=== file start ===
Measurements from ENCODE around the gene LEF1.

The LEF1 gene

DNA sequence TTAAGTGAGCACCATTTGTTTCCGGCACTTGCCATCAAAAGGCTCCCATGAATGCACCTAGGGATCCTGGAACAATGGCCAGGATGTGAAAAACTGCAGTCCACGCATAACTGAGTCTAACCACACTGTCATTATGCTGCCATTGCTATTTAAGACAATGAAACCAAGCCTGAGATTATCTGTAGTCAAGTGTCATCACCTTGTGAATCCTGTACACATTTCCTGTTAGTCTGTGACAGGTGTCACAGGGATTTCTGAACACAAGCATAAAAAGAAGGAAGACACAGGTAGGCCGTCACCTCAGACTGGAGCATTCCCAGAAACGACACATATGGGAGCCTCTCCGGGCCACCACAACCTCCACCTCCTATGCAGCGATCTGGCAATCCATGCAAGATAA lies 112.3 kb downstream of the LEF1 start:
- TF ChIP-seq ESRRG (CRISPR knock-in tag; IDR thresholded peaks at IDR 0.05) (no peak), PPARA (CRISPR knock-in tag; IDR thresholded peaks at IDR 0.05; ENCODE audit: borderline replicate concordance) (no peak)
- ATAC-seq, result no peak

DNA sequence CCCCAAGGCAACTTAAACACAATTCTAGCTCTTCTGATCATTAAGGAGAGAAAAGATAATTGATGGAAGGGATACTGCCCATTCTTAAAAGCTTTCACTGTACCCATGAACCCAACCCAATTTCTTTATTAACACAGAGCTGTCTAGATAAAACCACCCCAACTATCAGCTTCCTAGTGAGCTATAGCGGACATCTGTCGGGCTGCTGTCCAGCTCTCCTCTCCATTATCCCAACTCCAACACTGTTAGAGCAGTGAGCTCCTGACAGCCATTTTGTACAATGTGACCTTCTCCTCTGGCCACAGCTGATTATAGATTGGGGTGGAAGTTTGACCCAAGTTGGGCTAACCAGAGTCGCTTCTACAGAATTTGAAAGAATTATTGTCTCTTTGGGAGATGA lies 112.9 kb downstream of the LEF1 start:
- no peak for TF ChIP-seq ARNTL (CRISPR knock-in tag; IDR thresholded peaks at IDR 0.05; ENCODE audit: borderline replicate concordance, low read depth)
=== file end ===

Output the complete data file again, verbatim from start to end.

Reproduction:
Measurements from ENCODE around the gene LEF1.

The LEF1 gene

DNA sequence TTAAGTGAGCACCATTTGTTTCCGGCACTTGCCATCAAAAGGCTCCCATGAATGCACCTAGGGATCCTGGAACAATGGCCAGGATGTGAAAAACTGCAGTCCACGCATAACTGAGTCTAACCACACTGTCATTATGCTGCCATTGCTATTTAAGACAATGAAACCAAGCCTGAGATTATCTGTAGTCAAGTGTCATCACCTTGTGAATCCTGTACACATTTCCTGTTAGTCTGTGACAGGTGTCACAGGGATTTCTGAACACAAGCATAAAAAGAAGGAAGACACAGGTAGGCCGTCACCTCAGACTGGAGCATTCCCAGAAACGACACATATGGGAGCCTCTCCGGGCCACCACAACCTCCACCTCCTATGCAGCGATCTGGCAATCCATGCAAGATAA lies 112.3 kb downstream of the LEF1 start:
- TF ChIP-seq ESRRG (CRISPR knock-in tag; IDR thresholded peaks at IDR 0.05) (no peak), PPARA (CRISPR knock-in tag; IDR thresholded peaks at IDR 0.05; ENCODE audit: borderline replicate concordance) (no peak)
- ATAC-seq, result no peak

DNA sequence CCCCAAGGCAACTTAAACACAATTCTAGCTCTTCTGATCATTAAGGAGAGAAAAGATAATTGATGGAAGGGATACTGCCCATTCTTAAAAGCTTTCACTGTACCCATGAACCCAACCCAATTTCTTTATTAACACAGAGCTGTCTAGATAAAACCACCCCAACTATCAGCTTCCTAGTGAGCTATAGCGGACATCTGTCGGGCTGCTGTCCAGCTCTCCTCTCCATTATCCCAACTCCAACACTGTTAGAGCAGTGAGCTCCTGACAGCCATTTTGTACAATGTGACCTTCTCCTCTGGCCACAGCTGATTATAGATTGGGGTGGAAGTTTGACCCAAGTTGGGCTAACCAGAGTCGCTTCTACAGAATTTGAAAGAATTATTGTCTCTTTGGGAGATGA lies 112.9 kb downstream of the LEF1 start:
- no peak for TF ChIP-seq ARNTL (CRISPR knock-in tag; IDR thresholded peaks at IDR 0.05; ENCODE audit: borderline replicate concordance, low read depth)